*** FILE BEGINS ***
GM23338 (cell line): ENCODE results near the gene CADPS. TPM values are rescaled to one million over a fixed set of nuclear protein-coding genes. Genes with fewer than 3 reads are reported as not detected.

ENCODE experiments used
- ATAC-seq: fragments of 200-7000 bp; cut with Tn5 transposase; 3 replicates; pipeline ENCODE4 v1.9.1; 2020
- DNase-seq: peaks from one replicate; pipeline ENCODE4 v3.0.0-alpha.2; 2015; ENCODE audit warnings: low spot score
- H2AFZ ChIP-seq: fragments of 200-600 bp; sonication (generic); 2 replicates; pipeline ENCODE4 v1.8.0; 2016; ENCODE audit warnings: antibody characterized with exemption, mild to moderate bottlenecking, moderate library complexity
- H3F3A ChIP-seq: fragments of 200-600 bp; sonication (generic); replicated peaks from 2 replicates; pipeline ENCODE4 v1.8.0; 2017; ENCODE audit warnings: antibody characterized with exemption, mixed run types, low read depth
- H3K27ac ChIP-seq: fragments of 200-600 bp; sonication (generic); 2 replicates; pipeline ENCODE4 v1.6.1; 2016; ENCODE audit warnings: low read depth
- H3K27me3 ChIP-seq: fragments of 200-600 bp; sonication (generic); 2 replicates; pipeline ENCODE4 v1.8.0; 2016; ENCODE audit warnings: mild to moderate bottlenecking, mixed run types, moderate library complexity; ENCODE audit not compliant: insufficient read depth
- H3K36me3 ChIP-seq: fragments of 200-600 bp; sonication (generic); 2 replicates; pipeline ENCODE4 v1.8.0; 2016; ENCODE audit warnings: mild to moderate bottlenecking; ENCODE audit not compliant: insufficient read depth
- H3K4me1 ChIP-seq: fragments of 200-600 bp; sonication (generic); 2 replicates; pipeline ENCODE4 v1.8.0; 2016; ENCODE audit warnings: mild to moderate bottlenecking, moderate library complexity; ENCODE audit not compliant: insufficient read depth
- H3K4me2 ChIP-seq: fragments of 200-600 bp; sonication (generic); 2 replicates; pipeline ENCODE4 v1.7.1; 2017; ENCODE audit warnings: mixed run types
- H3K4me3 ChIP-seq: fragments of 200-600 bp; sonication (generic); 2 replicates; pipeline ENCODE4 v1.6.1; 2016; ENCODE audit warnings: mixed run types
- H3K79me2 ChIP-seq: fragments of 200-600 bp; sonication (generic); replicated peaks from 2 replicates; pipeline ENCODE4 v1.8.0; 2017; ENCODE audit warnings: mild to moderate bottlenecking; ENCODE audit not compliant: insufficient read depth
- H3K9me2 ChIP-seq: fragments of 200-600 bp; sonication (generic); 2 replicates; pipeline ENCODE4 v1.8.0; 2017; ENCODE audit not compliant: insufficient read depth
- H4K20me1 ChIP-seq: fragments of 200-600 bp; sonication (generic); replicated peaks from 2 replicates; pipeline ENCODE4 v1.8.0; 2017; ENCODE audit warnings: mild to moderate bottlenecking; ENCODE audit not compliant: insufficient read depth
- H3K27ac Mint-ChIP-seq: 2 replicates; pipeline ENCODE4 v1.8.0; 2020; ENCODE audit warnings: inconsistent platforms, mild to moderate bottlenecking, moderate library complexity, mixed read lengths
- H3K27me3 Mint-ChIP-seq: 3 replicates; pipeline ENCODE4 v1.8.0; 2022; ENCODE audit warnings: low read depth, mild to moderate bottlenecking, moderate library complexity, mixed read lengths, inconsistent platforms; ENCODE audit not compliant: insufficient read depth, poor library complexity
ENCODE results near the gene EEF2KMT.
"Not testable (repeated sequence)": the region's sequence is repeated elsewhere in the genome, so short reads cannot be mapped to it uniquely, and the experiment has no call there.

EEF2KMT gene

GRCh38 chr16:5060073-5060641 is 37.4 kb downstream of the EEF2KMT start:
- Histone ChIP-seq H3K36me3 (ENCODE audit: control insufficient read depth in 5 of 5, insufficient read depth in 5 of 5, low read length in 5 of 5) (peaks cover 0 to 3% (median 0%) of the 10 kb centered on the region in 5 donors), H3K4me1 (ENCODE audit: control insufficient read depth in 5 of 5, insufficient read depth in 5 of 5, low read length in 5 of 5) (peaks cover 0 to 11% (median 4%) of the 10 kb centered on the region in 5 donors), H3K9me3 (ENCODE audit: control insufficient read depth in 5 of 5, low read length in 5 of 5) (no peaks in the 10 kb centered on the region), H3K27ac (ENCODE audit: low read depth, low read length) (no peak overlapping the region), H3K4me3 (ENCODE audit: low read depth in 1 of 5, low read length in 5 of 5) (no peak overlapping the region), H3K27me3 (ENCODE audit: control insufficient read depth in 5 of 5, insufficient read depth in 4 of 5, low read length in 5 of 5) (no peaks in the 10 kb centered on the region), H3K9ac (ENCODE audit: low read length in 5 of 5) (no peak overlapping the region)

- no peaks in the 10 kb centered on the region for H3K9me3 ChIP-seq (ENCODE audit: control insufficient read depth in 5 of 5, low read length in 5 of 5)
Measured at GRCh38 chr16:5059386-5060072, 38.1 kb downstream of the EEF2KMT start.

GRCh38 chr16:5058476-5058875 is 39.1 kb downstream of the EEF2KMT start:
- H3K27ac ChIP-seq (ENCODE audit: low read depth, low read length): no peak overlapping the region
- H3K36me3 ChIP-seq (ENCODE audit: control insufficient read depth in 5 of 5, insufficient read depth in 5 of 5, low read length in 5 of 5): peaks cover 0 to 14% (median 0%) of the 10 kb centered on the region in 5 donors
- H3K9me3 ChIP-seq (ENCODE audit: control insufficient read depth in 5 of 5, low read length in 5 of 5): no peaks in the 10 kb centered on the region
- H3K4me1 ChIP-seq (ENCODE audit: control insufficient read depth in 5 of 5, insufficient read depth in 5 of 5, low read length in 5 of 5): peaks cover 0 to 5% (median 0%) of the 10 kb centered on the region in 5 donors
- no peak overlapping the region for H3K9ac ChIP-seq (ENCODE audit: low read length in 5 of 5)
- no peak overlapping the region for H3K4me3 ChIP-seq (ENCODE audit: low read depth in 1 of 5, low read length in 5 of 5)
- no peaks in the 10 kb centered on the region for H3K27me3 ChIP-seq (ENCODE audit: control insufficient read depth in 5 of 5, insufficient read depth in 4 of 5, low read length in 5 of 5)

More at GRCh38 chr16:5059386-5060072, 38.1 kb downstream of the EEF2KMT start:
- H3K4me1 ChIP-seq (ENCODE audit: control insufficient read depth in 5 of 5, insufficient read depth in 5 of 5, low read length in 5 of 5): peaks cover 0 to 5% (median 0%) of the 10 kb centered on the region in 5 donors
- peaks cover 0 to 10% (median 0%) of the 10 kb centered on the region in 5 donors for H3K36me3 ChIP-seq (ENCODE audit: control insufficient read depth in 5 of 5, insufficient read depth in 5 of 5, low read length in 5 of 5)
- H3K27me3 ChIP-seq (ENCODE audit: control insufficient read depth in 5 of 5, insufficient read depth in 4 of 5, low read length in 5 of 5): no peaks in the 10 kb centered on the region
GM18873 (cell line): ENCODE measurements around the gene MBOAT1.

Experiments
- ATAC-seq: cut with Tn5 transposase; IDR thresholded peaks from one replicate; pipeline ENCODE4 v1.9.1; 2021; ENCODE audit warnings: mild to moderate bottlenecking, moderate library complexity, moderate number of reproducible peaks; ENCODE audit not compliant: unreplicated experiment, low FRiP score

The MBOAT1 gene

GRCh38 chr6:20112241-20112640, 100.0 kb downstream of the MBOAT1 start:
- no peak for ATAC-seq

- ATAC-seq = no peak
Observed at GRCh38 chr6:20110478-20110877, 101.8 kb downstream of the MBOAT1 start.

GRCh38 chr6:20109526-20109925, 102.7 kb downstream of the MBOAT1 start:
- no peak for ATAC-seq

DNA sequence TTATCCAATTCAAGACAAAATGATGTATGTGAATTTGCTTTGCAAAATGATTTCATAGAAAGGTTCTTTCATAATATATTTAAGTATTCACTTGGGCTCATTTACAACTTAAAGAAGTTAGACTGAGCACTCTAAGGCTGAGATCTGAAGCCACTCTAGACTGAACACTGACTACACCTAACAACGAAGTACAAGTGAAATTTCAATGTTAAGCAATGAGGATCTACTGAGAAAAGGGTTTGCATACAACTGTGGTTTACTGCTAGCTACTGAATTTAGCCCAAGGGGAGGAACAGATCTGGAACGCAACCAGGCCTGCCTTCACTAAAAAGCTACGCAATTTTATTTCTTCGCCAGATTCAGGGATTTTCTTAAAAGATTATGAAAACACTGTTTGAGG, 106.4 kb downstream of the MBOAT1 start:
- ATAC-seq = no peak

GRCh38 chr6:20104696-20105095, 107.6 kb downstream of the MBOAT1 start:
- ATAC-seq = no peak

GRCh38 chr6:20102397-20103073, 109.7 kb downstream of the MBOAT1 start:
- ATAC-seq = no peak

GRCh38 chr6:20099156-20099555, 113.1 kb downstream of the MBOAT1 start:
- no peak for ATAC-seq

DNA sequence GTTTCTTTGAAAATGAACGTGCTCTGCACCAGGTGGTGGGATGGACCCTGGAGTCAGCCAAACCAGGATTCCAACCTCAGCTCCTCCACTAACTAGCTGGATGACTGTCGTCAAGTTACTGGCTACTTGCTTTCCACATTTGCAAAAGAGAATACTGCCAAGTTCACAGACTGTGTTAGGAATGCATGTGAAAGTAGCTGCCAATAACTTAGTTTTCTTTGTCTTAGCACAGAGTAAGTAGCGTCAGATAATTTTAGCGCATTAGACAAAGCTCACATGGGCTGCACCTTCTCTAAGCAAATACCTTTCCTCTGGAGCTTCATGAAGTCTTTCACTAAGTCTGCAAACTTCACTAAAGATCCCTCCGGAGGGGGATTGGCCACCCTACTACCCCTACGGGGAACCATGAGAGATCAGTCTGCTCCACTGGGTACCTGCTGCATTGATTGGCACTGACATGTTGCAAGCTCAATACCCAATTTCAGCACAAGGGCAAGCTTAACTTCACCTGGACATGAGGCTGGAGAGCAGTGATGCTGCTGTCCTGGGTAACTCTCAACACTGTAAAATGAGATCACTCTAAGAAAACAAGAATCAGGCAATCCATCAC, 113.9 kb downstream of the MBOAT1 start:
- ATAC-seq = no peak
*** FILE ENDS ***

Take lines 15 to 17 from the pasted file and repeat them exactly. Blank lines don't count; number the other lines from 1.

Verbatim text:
- H4K20me1 ChIP-seq: fragments of 200-600 bp; sonication (generic); replicated peaks from 2 replicates; pipeline ENCODE4 v1.8.0; 2017; ENCODE audit warnings: mild to moderate bottlenecking; ENCODE audit not compliant: insufficient read depth
- H3K27ac Mint-ChIP-seq: 2 replicates; pipeline ENCODE4 v1.8.0; 2020; ENCODE audit warnings: inconsistent platforms, mild to moderate bottlenecking, moderate library complexity, mixed read lengths
- H3K27me3 Mint-ChIP-seq: 3 replicates; pipeline ENCODE4 v1.8.0; 2022; ENCODE audit warnings: low read depth, mild to moderate bottlenecking, moderate library complexity, mixed read lengths, inconsistent platforms; ENCODE audit not compliant: insufficient read depth, poor library complexity